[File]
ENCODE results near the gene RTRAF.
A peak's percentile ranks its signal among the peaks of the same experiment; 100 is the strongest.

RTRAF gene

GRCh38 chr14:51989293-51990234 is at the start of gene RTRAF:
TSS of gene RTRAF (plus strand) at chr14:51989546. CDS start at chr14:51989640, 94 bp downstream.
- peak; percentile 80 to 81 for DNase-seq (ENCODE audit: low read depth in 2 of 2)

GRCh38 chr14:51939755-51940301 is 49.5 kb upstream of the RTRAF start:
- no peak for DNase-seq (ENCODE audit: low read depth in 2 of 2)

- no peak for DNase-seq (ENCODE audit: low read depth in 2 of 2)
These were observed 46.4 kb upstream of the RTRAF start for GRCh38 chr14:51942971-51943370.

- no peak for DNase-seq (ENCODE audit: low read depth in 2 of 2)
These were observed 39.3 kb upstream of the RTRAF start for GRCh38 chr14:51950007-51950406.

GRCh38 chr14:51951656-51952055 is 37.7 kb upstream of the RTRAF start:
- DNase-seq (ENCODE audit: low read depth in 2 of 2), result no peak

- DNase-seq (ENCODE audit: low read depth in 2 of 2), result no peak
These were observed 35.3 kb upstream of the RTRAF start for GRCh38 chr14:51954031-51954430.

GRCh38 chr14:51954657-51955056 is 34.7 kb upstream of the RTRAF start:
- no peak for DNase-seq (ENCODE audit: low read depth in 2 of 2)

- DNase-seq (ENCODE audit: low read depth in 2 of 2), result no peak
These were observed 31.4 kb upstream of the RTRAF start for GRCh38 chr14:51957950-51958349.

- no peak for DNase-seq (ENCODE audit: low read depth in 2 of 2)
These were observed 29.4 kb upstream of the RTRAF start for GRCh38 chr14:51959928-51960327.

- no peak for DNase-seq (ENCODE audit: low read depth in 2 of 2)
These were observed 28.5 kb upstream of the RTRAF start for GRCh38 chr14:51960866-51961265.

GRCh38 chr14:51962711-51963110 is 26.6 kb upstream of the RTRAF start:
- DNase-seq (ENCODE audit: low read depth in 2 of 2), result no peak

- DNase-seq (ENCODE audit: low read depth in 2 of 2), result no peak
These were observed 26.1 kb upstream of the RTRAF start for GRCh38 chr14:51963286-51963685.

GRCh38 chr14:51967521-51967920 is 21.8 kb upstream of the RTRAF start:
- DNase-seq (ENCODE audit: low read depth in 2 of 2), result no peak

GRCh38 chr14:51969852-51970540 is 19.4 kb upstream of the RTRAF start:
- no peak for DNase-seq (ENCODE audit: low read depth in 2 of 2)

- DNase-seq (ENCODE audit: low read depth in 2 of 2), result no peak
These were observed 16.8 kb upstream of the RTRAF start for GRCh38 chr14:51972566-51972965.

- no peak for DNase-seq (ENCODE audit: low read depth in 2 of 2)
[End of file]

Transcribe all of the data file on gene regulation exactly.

ENCODE results near the gene RTRAF.
A peak's percentile ranks its signal among the peaks of the same experiment; 100 is the strongest.

RTRAF gene

GRCh38 chr14:51989293-51990234 is at the start of gene RTRAF:
TSS of gene RTRAF (plus strand) at chr14:51989546. CDS start at chr14:51989640, 94 bp downstream.
- peak; percentile 80 to 81 for DNase-seq (ENCODE audit: low read depth in 2 of 2)

GRCh38 chr14:51939755-51940301 is 49.5 kb upstream of the RTRAF start:
- no peak for DNase-seq (ENCODE audit: low read depth in 2 of 2)

- no peak for DNase-seq (ENCODE audit: low read depth in 2 of 2)
These were observed 46.4 kb upstream of the RTRAF start for GRCh38 chr14:51942971-51943370.

- no peak for DNase-seq (ENCODE audit: low read depth in 2 of 2)
These were observed 39.3 kb upstream of the RTRAF start for GRCh38 chr14:51950007-51950406.

GRCh38 chr14:51951656-51952055 is 37.7 kb upstream of the RTRAF start:
- DNase-seq (ENCODE audit: low read depth in 2 of 2), result no peak

- DNase-seq (ENCODE audit: low read depth in 2 of 2), result no peak
These were observed 35.3 kb upstream of the RTRAF start for GRCh38 chr14:51954031-51954430.

GRCh38 chr14:51954657-51955056 is 34.7 kb upstream of the RTRAF start:
- no peak for DNase-seq (ENCODE audit: low read depth in 2 of 2)

- DNase-seq (ENCODE audit: low read depth in 2 of 2), result no peak
These were observed 31.4 kb upstream of the RTRAF start for GRCh38 chr14:51957950-51958349.

- no peak for DNase-seq (ENCODE audit: low read depth in 2 of 2)
These were observed 29.4 kb upstream of the RTRAF start for GRCh38 chr14:51959928-51960327.

- no peak for DNase-seq (ENCODE audit: low read depth in 2 of 2)
These were observed 28.5 kb upstream of the RTRAF start for GRCh38 chr14:51960866-51961265.

GRCh38 chr14:51962711-51963110 is 26.6 kb upstream of the RTRAF start:
- DNase-seq (ENCODE audit: low read depth in 2 of 2), result no peak

- DNase-seq (ENCODE audit: low read depth in 2 of 2), result no peak
These were observed 26.1 kb upstream of the RTRAF start for GRCh38 chr14:51963286-51963685.

GRCh38 chr14:51967521-51967920 is 21.8 kb upstream of the RTRAF start:
- DNase-seq (ENCODE audit: low read depth in 2 of 2), result no peak

GRCh38 chr14:51969852-51970540 is 19.4 kb upstream of the RTRAF start:
- no peak for DNase-seq (ENCODE audit: low read depth in 2 of 2)

- DNase-seq (ENCODE audit: low read depth in 2 of 2), result no peak
These were observed 16.8 kb upstream of the RTRAF start for GRCh38 chr14:51972566-51972965.

- no peak for DNase-seq (ENCODE audit: low read depth in 2 of 2)